Sentient in San Francisco – 1 July 2019

Greeting July

Below – Louis Ritman: “A Day in July”

Art for July – Edward Henry Potthast: “A July Day”

Musings in July: William Cullen Bryant

“The linden, in the fervors of July,
Hums with a louder concert. When the wind
Sweeps the broad forest in its summer prime,
As when some master-hand exulting sweeps
The keys of some great organ, ye give forth
The music of the woodland depths, a hymn
Of gladness and of thanks.”

Below – Gisele D Thompson: “Birch Trees in Summer”

Art for July – W Van de Wege: “Vrouwenpolder beachscene 1 July 2016”

This Date in Environmental History: Born 1 July 1912 – David Brower, an American environmentalist. In the words of one writer, Brower
“was a prominent environmentalist and the founder of many environmental organizations, including the John Muir Institute for Environmental Studies, Friends of the Earth (1969), Earth Island Institute (1982), North Cascades Conservation Council, and Fate of the Earth Conferences. From 1952 to 1969, he served as the first Executive Director of the Sierra Club, and served on its board three times: from 1941–1953; 1983–1988; and 1995–2000.

Some quotes from the work of David Brower:

“We must begin thinking like a river if we are to leave a legacy of beauty and life for future generations.”
“We are no longer inheriting the Earth from our parents, we are stealing it from our children.”
“Without wilderness, the world’s a cage.”
“Truth and beauty can still win battles. We need more art, more passion, more wit in defense of the Earth.”
“The more we pour the big machines, the fuel, the pesticides, the herbicides, the fertilizer and chemicals into farming, the more we knock out the mechanism that made it all work in the first place.”
“The wild places are where we began. When they end, so do we.”
“If you want to get people off drugs, improve reality.”
“Have fun saving the world, or you are just going to depress yourself.”
“All technology should be assumed guilty until proven innocent.”
“There are many ways to salvation, and one of them is to follow a river.”
“Polite conservationists leave no mark save the scars upon the Earth that could have been prevented had they stood their ground.”
“We may learn anew what compassion and beauty are, and pause to listen to the Earth’s music.”
“We need the sea. We need a place to stand and touch and listen – to feel the pulse of the world as the surf rolls in.”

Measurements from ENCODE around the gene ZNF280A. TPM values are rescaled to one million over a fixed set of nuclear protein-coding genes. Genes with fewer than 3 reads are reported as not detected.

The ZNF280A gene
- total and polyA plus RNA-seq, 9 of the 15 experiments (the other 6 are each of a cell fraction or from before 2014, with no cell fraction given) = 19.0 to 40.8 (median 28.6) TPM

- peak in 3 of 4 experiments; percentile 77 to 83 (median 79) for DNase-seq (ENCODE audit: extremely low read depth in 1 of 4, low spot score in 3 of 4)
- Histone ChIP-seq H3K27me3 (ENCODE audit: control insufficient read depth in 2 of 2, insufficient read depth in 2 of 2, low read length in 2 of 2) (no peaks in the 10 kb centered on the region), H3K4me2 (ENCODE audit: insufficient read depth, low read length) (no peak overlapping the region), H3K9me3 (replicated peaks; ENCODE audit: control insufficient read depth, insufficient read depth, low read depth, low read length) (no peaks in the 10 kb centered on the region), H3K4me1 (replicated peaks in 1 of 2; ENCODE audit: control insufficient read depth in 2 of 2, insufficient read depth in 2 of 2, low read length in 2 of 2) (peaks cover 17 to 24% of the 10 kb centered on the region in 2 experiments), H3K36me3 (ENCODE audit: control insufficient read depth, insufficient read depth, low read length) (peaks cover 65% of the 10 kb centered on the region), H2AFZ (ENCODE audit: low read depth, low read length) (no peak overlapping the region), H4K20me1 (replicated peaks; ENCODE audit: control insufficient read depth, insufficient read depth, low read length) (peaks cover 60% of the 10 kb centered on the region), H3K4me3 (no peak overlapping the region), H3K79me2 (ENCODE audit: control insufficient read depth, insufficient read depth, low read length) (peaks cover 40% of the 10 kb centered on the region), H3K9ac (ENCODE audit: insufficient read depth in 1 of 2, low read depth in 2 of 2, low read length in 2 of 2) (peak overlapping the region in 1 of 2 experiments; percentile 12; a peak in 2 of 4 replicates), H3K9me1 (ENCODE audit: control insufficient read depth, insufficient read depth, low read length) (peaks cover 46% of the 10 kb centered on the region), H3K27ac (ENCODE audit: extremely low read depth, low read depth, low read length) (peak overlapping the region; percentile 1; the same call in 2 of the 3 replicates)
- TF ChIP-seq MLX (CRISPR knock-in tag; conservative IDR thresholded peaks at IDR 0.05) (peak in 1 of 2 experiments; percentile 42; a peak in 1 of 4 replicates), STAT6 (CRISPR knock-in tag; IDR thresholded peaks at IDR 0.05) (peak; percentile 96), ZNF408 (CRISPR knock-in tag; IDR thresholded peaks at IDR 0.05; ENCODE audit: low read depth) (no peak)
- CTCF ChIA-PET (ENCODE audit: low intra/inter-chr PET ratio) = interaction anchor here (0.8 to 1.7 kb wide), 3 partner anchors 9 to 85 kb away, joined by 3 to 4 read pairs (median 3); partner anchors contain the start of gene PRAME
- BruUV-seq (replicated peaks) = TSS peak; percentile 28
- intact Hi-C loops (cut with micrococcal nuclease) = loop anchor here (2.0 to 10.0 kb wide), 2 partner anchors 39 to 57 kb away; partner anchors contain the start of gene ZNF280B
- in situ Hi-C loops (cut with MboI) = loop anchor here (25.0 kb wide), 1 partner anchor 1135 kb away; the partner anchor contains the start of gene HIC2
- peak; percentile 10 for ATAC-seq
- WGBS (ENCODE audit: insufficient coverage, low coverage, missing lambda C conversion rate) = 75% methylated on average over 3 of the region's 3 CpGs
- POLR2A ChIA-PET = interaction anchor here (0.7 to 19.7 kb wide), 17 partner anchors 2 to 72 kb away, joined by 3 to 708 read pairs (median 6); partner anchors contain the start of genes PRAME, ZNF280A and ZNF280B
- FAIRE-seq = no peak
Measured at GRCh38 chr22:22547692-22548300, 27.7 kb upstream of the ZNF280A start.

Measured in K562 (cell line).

Art for July – Albert Safiullin: “The oxbow of Lielupe river before the July thunderstorm”

Art for July – Roxanne Raschella: “The Three Graces”

This Date in Art History: Born 1 July 1858 – Willard Metcalf, an American painter: Part I of II.

Below – “Flying Shadows”; “Thawing Brook”; “The Poppy Field”; “On the Suffolk Coast 02”; “Monet’s Formal Garden”; “Cafe.”

Art for July – Wini Smart: “Surf Watchers”

This Date in Art History: Born 1 July 1858 – Willard Metcalf, an American painter: Part II of II.

Below – “Young Lady on the Beach”; “Tea on the Porch”; “The Landing Place”; “The White Mantle”; “A Family of Birches”; “Blossom Time.”

Art for July – Elisheva Nesis: “The Angel of July”

Art for July – Vincent van Gogh: “Olive Trees”

Musings in July: Francis Thompson

“The Summer looks out from her brazen tower,
Through the flashing bars of July.”

Below – Caroline Chevillotte: “Heatwaves”

Art for July – Winslow Homer: “Peach Blossoms”

Art for July – Evelyn McCorristin Peters: “The Girl Next Door”

Musings in July: Bill Bryson

“They talk about big skies in the western United States, and they may indeed have them, but you have never seen such lofty clouds, such towering anvils, as in Iowa in July.”

Below – Lindy Cook Severns: “Towering White Clouds Over Green Ranchland”

Art for July – John William Waterhouse: “Echo and Narcissus”

Musings in July: Sara Coleridge

“Hot July brings cooling showers,
Apricots and gillyflowers.”

Below – Katherine LeCocq: “Gilly Flower”

Art for July – John Everett Millais: “Caller Herrin”

Art for July – Fairfield Potter: “July”
A Poem for July

“Answer July”
by Emily Dickinson

Answer July—
Where is the Bee—
Where is the Blush—
Where is the Hay?

Ah, said July—
Where is the Seed—
Where is the Bud—
Where is the May—
Answer Thee—Me—

Nay—said the May—
Show me the Snow—
Show me the Bells—
Show me the Jay!

Quibbled the Jay—
Where be the Maize—
Where be the Haze—
Where be the Bur?
Here—said the Year—

Below – Bekir Salim: “Emily Dickinson”

Art for July – Duffy Sheridan: “Summer”

Welcome, Wonderful July

Below – Childe Hassam: “July Night”

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